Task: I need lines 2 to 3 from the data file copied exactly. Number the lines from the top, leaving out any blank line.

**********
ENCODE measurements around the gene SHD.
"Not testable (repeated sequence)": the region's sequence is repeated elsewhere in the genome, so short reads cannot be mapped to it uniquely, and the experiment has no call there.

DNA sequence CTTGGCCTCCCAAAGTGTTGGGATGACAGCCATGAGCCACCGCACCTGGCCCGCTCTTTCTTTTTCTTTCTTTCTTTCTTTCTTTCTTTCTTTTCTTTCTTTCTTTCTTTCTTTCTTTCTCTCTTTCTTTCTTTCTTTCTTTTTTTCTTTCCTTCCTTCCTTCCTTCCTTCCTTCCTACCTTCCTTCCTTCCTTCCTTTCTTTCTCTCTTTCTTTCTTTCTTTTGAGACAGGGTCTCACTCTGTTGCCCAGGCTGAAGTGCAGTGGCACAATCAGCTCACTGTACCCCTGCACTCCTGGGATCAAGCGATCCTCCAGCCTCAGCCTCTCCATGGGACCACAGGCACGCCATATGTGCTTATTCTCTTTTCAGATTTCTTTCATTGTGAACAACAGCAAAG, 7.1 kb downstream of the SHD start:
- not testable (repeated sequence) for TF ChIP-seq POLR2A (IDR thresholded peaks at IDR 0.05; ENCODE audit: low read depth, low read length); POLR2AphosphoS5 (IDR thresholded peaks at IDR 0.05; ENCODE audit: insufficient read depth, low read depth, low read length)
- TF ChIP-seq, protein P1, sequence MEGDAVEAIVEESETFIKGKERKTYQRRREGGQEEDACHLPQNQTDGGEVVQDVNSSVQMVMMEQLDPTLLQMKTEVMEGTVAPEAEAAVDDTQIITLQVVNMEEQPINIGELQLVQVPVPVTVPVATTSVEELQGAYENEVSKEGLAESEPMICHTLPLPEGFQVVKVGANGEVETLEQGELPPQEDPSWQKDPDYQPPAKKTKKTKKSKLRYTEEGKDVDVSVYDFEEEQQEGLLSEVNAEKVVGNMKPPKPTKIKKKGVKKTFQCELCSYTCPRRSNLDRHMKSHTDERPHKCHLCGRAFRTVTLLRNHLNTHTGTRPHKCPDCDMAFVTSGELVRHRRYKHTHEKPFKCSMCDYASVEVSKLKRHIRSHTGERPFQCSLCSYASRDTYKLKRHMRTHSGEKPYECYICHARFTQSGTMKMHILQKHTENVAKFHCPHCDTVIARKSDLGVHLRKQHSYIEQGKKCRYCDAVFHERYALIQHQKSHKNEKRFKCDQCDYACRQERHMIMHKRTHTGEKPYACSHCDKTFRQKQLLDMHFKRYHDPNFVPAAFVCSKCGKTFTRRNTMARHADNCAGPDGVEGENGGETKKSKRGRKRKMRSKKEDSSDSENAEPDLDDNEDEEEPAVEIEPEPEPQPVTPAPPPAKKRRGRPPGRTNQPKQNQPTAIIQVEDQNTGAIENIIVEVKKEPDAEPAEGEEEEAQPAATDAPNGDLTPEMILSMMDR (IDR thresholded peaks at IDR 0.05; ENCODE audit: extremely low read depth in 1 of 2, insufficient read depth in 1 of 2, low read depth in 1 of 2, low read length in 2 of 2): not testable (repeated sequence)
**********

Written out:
"Not testable (repeated sequence)": the region's sequence is repeated elsewhere in the genome, so short reads cannot be mapped to it uniquely, and the experiment has no call there.

DNA sequence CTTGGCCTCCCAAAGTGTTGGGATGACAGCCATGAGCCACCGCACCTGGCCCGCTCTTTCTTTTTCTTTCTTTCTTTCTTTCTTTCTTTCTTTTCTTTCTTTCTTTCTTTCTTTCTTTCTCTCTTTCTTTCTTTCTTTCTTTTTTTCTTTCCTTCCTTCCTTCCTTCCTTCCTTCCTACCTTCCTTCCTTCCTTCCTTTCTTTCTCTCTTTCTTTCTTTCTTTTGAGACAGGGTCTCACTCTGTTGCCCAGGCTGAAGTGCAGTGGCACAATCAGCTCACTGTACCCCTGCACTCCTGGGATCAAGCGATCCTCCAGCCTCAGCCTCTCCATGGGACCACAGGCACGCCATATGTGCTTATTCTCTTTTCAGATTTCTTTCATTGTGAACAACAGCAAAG, 7.1 kb downstream of the SHD start: